Map coloring

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Map coloring is the act of assigning different colors to different features on a map. There are two very different uses of this term. The first is in cartography, choosing colors as a form of map symbol to be used on a map. The second is in mathematics, where the problem is to determine the minimum number of colors needed to color a map so that no two adjacent features have the same color.

Cartography[edit]

A map of the United States using colors to show political divisions using the four color theorem.
Topographic map of Easter Island using colors to show elevations.

Color is a very useful attribute to depict different features on a map.[1] Typical uses of color include displaying different political divisions, different elevations, or different kinds of roads. A choropleth map is a thematic map in which areas are colored differently to show the measurement of a statistical variable being displayed on the map. The choropleth map provides an easy way to visualize how a measurement varies across a geographic area or it shows the level of variability within a region. In addition to choropleth maps, a cartographer should strive to depict colors effectively on any kind of map.

Displaying the data in different hues can greatly affect the understanding or feel of the map.[2] In many cultures, certain colors have connotations. These connotations lie under a field of study called color symbolism. For example, coloring a certain nation a color that has a negative connotation in their culture could be counterproductive. Likewise, using assumed skin colors to show racial or ethnic patterns will likely cause offense. It is not possible to always predict the color connotations of every map reader or to avoid negative connotations, but it is helpful to be aware of common color connotations in order to make a map as appealing and understandable as possible.[3]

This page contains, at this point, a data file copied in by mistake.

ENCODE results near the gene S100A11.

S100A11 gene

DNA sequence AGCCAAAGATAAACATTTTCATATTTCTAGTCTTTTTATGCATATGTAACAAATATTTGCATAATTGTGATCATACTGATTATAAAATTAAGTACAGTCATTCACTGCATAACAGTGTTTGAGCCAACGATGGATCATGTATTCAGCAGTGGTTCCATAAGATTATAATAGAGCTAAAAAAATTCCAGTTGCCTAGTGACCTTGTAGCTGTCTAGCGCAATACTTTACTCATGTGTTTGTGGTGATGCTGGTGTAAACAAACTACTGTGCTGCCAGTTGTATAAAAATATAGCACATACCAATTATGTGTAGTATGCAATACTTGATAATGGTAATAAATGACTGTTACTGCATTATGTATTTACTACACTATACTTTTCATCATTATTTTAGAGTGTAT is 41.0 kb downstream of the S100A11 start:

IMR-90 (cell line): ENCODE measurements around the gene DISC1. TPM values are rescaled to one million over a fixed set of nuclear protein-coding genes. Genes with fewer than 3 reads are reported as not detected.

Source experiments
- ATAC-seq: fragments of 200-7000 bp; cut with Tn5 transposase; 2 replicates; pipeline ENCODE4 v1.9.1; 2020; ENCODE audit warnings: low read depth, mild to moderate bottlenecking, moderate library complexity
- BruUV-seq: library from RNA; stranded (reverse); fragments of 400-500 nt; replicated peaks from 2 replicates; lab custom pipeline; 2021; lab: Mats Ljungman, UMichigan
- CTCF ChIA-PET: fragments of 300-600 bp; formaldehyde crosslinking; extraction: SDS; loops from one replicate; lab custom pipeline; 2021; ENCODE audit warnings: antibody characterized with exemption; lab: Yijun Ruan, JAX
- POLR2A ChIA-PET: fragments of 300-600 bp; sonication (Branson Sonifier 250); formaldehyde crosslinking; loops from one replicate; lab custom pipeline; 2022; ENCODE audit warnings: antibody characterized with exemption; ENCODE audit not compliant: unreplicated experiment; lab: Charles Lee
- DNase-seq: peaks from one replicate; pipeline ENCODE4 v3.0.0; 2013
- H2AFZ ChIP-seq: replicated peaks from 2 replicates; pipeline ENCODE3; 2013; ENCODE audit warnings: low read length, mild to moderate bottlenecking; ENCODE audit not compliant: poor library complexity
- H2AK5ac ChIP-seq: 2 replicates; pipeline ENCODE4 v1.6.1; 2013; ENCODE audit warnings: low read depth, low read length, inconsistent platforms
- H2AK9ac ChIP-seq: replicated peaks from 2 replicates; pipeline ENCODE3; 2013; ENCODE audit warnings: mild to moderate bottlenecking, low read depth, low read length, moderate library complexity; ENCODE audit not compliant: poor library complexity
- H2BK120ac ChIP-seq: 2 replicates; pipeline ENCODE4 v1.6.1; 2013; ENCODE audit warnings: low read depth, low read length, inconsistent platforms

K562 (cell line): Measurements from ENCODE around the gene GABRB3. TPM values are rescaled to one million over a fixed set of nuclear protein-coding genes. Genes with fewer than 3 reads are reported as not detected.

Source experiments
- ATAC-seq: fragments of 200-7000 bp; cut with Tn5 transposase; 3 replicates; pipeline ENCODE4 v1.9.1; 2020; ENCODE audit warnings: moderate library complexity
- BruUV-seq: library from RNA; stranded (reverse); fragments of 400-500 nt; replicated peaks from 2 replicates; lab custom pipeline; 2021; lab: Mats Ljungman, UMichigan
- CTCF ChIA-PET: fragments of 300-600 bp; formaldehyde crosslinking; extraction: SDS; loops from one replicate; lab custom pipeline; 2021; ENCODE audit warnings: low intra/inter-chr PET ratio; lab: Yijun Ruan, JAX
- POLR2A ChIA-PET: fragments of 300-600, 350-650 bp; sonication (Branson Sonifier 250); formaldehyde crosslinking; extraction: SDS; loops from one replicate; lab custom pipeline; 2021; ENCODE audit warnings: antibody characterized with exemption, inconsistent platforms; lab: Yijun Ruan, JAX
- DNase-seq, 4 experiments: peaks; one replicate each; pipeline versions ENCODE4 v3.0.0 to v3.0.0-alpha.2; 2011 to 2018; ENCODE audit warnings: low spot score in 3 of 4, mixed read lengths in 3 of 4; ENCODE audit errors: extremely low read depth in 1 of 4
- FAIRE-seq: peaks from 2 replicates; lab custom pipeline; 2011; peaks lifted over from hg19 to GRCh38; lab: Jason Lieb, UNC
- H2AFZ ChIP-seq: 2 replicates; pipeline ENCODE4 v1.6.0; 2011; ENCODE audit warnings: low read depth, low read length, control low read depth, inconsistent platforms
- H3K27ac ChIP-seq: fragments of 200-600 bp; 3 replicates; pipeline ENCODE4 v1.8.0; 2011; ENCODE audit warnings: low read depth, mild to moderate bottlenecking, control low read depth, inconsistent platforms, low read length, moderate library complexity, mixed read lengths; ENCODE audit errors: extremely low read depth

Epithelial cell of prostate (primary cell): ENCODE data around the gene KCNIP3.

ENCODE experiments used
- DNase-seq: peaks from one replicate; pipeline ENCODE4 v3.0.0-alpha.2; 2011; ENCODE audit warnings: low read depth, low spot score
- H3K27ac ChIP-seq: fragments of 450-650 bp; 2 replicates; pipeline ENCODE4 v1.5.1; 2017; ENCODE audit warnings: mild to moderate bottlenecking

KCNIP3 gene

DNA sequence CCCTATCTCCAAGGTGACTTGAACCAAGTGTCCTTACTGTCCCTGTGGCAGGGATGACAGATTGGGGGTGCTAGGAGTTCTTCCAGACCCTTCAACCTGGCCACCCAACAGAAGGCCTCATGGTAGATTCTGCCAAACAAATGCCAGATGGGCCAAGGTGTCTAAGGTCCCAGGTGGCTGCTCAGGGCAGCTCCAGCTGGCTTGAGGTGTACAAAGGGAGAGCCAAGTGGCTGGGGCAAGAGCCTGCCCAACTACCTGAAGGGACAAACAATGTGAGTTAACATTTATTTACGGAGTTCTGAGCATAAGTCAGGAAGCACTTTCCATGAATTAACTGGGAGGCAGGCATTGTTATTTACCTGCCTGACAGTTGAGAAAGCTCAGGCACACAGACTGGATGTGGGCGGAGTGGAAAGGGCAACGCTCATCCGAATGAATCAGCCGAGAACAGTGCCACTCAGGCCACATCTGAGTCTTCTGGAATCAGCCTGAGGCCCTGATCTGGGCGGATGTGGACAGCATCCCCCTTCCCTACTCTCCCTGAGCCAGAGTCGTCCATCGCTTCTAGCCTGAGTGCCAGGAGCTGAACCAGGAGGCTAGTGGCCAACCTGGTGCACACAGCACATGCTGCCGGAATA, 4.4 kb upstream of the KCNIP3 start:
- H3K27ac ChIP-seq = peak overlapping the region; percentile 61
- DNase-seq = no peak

Cartographers may also chose to pick hues that are associated with what they are mapping. For example, when mapping precipitation, they may choose to use shades of blue or for a map of wildfires they may use yellows, reds, and oranges. Carefully choosing colors ensures that the map is intuitive and easy to read. [4]This process is referred to as feature association. Also, the cartographer must take into account that many people have impaired color vision, and colors must be used that are easily distinguishable by such readers.[5]

A general rule is that most people can differentiate only between 5-8 different shades of one color. Rather than more than 8 shades of a color, it is best to use multiple colors. Most GIS programs provide users with carefully curated color schemes to choose from, thus making the process of selecting colors easier.

Colors can also be used to produce three-dimensional effects from two-dimensional maps, either by explicit color-coding of the two images intended for different eyes, or by using the characteristics of the human visual system to make the map look three-dimensional.[6]

Mathematics[edit]

In mathematics there is a very strong link between map coloring and graph coloring, since every map showing different areas has a corresponding graph. By far the most famous result in this area is the four color theorem, which states that any planar map can be colored with at most four colors.

References[edit]

  1. ^ Matt Rosenberg. "Map Colors - The Role of Colors on Maps".
  2. ^ Robinson, A.H. (1967). "Psychological aspects of color in cartography". International Yearbook of Cartography. 7: 50–61.
  3. ^ Tyner, Judith (2010). Principles of Map Design. Guilford Press. pp. 64–65.
  4. ^ Lin, Sharon (2014). "The right colors makes data easier to read". Harvard Business Review.
  5. ^ Brewer, C. (1996). "Guidelines for selecting colors for diverging schemes on maps". The Cartographic Journal. Maney Publishing. 33 (2): 79–86. doi:10.1179/caj.1996.33.2.79.
  6. ^ Eyton, J.R. (1990). "Color stereoscopic effect cartography". Cartographica. UT Press. 27 (1): 20–29. doi:10.3138/K213-2288-7672-U72T.